Bardarbunga’s rumblings trigger red alert


Stockholm - A small eruption has occurred north of Iceland's Bardarbunga volcano after nearly two weeks of earthquakes in the region, but no volcanic ash has been detected, authorities said on Friday.

The estimated 1km fissure eruption in the Holuhraun area prompted the Icelandic Met Office to raise the warning code for aviation to red, the highest level.

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The eruption of the Grimsvotn volcano in the south-east of Iceland in 2011. File picture: Egill Adalsteinsson

The rumblings at Iceland's largest volcano system, which is covered by a several hundred meters thick glacier, have raised worries of an eruption that could spell trouble for air travel. In 2010, an ash cloud from the Eyjafjallajokull volcano closed much of Europe's airspace for six days.

The eruption just after 00h00 GMT took place in a lava field not covered by ice. The risk of an ash cloud is highest in case of a sub-glacial eruption.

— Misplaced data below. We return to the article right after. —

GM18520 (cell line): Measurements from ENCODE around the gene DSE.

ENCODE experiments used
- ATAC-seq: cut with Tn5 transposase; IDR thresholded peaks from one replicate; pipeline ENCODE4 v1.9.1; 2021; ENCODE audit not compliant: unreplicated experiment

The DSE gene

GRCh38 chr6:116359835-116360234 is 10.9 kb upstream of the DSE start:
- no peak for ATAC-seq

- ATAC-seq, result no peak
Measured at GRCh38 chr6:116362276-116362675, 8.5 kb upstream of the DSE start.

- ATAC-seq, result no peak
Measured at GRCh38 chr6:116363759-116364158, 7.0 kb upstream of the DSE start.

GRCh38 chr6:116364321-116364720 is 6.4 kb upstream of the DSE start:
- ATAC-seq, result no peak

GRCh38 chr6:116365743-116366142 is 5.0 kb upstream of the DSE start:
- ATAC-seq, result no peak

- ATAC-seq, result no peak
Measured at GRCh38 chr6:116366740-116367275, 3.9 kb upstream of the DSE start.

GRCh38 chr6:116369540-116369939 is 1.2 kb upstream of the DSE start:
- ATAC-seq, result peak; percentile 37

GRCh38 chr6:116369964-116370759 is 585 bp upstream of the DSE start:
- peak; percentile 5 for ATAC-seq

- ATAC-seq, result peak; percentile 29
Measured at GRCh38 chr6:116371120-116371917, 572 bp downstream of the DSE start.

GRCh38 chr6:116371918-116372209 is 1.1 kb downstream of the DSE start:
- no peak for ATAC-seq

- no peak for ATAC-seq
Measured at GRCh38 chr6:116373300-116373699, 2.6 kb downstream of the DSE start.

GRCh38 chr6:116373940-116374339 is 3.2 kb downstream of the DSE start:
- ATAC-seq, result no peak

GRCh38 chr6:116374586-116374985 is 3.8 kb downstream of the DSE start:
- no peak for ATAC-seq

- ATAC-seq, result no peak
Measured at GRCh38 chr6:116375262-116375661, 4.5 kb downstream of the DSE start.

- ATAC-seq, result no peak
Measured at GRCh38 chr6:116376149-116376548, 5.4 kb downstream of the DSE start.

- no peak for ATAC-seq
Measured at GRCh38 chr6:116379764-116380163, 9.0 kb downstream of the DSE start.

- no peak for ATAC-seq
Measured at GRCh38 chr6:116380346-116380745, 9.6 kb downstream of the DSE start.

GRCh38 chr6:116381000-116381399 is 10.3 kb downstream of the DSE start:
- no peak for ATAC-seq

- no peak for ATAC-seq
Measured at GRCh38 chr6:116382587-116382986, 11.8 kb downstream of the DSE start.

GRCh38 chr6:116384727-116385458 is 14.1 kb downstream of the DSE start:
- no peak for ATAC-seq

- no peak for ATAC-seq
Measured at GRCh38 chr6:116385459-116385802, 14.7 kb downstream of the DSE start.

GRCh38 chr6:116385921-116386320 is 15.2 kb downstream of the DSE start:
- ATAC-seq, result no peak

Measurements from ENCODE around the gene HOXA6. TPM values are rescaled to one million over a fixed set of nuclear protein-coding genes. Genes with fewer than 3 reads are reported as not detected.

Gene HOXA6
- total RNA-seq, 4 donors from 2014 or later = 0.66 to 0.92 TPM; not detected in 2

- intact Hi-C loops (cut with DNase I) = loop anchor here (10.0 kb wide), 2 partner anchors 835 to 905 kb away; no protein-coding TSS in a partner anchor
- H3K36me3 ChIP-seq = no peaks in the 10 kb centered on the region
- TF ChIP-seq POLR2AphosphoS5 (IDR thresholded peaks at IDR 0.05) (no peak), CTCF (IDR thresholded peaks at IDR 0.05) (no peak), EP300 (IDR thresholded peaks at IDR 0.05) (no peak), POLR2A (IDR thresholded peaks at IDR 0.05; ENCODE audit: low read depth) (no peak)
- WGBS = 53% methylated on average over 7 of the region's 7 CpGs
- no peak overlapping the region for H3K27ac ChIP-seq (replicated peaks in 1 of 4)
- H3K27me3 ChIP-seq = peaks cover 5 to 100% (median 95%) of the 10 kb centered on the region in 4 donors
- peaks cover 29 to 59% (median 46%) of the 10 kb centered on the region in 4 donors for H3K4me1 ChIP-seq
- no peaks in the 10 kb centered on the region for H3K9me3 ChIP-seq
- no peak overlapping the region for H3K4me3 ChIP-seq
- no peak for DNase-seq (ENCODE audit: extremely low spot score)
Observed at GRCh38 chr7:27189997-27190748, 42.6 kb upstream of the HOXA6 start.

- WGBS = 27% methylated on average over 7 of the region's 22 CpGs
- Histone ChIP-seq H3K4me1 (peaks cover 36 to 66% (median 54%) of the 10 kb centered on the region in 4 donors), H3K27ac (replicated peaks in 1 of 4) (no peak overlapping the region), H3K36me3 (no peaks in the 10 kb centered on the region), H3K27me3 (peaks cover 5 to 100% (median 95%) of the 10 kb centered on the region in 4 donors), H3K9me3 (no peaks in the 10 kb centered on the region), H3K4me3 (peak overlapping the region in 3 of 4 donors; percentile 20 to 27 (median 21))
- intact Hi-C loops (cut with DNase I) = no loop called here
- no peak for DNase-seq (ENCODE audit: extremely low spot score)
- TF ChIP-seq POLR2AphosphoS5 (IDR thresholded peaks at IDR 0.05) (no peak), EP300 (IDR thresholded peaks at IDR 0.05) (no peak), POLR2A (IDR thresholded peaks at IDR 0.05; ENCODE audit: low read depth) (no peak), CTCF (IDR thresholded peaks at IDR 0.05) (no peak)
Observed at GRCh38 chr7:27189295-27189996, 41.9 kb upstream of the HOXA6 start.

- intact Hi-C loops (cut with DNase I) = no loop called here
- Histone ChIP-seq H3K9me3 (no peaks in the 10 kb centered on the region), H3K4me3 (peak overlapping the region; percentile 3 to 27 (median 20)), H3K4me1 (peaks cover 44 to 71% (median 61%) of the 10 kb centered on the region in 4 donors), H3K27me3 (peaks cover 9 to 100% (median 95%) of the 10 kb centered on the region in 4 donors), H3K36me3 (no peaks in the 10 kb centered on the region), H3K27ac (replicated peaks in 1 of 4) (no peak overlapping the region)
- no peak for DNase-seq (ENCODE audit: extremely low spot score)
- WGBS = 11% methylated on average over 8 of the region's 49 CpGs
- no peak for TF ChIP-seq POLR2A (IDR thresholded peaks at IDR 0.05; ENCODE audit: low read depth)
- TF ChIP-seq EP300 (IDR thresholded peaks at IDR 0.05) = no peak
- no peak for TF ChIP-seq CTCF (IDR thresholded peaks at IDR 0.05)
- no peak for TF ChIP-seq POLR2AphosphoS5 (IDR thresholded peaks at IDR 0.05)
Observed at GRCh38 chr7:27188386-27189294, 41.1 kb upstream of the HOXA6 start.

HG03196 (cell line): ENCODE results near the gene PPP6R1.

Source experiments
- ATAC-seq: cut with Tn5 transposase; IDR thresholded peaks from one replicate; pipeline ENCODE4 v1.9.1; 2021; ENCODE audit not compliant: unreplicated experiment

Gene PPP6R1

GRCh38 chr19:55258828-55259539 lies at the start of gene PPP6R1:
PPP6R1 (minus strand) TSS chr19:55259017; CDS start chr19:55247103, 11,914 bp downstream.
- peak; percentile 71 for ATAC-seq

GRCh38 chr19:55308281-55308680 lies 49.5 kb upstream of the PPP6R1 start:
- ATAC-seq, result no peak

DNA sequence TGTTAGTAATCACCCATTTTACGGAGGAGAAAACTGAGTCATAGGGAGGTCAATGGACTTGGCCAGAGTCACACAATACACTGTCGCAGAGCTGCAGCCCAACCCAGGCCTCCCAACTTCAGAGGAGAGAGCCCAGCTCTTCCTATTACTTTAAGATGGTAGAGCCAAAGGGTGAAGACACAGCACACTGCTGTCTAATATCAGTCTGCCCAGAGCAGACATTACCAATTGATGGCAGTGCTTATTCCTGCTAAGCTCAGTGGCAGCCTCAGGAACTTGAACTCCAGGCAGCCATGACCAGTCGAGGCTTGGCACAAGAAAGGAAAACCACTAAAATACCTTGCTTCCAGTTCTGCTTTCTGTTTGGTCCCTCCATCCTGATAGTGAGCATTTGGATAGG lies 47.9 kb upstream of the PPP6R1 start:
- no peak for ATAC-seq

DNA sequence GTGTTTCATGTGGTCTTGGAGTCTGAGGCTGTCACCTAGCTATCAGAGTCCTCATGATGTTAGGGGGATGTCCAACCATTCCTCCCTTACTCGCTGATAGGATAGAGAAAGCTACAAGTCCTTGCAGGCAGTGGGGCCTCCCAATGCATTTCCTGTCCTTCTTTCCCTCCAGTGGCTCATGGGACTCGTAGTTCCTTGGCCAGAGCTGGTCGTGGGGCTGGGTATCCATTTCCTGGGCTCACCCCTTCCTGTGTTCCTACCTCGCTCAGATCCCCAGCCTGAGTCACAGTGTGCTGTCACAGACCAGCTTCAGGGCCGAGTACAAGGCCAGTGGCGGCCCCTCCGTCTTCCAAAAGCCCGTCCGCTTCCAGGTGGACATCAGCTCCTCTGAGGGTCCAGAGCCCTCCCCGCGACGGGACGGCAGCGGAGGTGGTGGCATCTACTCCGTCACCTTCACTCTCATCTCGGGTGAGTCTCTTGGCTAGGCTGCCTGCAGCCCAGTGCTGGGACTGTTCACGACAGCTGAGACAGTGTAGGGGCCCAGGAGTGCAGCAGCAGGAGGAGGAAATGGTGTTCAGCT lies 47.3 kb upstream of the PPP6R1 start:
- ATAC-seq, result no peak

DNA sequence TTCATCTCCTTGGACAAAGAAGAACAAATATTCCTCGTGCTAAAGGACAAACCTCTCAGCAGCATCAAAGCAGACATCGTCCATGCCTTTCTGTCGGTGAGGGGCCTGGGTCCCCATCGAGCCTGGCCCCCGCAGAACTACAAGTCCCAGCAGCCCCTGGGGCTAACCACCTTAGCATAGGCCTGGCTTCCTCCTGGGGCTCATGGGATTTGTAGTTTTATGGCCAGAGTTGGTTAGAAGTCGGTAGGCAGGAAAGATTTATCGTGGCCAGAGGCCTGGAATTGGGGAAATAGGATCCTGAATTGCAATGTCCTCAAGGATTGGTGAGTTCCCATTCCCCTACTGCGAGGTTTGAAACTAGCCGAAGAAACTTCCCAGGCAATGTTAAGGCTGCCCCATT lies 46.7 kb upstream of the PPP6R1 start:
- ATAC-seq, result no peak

“The Icelandic Met Office has raised the aviation colorcode over the eruption site to red and the Icelandic Air Traffic Control has closed down the airspace from the earth up to 18000 feet,” Iceland's National Crisis Coordination Centre said.

“No volcanic ash has been detected with the radar system at the moment... Seismic eruption tremor is low indicating effusive eruption without significant explosive activity.”

Icelandic Met Office spokeswoman Kristin Gudmundsdottir said activity at the fissure seemed to be unchanged in the morning hours after decreasing two hours after the eruption started.

The red warning code indicates that an eruption is imminent or under way, with a risk of ash. - Reuters

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